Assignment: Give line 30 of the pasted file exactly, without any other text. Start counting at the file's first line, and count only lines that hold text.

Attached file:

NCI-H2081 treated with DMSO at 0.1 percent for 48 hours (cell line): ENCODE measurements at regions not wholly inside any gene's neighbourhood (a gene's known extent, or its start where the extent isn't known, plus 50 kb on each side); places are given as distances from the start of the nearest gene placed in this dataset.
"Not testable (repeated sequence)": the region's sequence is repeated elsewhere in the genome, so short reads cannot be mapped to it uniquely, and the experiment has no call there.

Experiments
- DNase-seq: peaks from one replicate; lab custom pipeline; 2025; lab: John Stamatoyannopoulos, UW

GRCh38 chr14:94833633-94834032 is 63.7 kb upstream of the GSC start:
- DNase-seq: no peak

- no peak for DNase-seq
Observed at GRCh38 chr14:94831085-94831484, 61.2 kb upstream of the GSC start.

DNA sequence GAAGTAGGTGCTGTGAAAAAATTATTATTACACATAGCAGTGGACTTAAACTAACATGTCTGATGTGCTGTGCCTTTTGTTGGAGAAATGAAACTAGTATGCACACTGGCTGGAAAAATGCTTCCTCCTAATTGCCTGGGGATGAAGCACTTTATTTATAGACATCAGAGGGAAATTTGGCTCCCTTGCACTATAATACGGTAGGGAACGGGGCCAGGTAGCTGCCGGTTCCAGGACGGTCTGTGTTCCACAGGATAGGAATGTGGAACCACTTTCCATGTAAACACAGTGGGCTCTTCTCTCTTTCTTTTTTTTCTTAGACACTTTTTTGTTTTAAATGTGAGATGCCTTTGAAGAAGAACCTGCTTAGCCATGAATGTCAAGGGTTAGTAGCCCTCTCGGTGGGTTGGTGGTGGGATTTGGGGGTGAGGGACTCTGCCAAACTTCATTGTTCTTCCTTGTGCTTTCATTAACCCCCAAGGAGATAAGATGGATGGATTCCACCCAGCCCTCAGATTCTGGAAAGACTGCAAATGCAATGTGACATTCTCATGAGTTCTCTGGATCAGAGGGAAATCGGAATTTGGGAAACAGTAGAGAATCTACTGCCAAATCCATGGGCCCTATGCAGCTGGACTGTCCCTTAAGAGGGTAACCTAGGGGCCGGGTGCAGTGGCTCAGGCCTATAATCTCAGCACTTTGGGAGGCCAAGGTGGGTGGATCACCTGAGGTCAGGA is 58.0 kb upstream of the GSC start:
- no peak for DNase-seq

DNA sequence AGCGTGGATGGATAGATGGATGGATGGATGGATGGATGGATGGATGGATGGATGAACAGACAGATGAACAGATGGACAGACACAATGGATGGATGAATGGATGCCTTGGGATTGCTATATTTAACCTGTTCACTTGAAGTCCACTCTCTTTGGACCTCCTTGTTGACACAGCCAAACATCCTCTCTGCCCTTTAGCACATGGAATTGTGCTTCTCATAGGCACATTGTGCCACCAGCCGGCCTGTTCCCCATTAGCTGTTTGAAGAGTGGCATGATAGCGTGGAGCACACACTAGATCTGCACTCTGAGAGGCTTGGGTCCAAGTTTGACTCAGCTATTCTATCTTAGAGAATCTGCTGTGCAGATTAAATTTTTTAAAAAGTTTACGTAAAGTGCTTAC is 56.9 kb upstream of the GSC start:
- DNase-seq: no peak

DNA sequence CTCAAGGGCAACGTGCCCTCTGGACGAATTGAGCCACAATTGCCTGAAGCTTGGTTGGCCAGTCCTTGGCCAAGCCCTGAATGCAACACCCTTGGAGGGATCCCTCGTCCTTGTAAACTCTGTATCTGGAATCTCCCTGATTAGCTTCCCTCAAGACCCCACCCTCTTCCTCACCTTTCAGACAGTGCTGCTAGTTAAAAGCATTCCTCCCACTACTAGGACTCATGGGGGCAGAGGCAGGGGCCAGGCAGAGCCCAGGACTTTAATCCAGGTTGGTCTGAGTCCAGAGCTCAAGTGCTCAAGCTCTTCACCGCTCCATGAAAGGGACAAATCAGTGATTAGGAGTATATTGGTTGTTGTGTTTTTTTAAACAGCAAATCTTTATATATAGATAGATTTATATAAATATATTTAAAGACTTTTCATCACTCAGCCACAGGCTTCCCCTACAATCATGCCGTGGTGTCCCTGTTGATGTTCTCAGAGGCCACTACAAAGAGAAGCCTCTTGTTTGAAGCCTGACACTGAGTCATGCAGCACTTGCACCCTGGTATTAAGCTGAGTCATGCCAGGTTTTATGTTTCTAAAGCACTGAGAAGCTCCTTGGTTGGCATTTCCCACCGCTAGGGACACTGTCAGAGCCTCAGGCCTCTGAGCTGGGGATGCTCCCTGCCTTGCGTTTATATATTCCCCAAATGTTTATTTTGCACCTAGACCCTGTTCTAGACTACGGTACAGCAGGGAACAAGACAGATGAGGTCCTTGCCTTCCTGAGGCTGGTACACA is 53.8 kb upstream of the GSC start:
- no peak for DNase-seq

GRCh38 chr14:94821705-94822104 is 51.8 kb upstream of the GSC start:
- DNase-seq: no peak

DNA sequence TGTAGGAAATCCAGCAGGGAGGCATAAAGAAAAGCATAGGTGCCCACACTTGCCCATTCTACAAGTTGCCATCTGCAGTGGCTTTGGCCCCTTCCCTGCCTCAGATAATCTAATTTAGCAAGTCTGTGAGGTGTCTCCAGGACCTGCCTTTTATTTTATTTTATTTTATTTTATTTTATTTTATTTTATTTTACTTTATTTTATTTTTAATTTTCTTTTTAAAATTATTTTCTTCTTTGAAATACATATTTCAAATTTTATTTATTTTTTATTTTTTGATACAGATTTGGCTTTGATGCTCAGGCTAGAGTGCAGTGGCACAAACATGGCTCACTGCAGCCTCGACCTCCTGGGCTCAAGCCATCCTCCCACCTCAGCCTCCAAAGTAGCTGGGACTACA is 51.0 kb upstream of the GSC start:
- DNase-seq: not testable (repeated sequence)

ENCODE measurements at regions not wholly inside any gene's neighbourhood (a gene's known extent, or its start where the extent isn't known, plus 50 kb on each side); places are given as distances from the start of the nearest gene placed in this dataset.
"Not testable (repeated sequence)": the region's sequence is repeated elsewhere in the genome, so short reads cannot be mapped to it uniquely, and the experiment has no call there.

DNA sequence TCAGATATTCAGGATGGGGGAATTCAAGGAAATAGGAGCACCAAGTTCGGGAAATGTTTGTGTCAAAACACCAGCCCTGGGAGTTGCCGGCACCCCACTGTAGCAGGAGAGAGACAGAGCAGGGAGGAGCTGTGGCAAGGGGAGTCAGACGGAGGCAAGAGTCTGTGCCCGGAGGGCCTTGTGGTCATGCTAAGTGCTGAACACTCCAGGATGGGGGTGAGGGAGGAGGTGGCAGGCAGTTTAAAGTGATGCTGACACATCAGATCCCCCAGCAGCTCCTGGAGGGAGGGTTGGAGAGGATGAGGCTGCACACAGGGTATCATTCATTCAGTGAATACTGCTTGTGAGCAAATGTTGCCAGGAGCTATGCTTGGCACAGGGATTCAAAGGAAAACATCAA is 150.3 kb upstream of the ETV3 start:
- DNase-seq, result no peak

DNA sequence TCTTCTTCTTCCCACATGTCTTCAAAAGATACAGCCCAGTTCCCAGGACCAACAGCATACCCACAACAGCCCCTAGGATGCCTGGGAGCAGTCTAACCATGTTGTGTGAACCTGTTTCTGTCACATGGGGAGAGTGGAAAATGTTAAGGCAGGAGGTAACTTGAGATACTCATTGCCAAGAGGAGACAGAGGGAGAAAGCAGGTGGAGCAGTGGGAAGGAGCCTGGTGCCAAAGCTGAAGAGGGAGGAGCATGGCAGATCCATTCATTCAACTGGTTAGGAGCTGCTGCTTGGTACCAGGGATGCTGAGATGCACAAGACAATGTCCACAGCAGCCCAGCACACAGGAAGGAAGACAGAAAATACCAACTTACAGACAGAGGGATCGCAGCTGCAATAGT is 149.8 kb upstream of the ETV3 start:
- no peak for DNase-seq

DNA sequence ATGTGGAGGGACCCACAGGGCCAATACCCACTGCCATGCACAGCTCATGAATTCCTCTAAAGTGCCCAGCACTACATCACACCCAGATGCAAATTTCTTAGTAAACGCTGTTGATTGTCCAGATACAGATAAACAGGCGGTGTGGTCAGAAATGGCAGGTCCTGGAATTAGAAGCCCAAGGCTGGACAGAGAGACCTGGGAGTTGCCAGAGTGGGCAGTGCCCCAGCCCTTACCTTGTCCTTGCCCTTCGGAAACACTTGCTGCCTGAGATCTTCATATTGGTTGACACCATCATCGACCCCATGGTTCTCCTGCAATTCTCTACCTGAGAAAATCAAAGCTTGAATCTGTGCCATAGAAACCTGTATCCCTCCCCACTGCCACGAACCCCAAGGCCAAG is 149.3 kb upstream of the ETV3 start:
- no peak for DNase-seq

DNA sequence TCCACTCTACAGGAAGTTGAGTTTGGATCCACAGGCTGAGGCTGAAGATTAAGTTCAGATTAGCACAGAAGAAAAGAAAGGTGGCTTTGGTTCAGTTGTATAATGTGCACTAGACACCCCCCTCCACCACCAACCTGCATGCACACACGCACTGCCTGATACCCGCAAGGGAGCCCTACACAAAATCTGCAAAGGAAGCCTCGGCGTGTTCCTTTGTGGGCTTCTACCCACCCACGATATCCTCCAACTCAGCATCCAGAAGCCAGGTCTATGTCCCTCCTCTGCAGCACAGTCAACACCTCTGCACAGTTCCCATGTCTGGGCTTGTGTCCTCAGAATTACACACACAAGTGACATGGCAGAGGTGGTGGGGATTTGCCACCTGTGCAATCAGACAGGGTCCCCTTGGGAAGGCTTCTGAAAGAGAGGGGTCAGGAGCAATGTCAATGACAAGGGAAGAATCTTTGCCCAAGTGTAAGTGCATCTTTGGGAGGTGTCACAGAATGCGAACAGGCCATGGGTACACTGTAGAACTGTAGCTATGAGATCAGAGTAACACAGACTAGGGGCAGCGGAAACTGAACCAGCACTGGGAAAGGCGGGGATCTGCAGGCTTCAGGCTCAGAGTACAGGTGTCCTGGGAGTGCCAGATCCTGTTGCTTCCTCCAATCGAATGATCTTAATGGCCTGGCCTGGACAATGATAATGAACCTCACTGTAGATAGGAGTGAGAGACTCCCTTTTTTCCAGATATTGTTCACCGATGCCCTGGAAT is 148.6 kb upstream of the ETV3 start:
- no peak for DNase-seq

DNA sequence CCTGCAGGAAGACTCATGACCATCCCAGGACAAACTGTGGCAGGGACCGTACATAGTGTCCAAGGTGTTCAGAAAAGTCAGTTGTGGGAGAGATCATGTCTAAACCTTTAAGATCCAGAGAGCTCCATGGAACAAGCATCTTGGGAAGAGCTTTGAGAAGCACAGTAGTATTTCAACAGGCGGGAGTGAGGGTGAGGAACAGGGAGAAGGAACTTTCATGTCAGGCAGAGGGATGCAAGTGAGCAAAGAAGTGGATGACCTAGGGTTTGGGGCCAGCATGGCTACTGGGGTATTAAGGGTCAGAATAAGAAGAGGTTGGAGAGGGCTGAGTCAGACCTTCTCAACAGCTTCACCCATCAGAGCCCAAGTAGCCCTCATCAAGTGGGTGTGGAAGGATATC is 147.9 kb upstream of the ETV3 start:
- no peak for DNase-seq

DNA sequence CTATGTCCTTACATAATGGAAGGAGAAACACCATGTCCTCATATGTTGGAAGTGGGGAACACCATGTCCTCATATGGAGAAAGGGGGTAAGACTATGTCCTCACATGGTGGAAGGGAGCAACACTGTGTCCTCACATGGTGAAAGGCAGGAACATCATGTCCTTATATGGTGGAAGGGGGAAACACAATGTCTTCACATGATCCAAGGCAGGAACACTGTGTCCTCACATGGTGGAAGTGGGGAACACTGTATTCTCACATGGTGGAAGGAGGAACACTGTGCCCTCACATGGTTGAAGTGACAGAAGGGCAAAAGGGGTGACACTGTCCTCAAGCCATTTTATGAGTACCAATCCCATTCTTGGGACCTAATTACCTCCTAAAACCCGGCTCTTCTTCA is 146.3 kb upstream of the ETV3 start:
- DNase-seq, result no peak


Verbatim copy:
- no peak for DNase-seq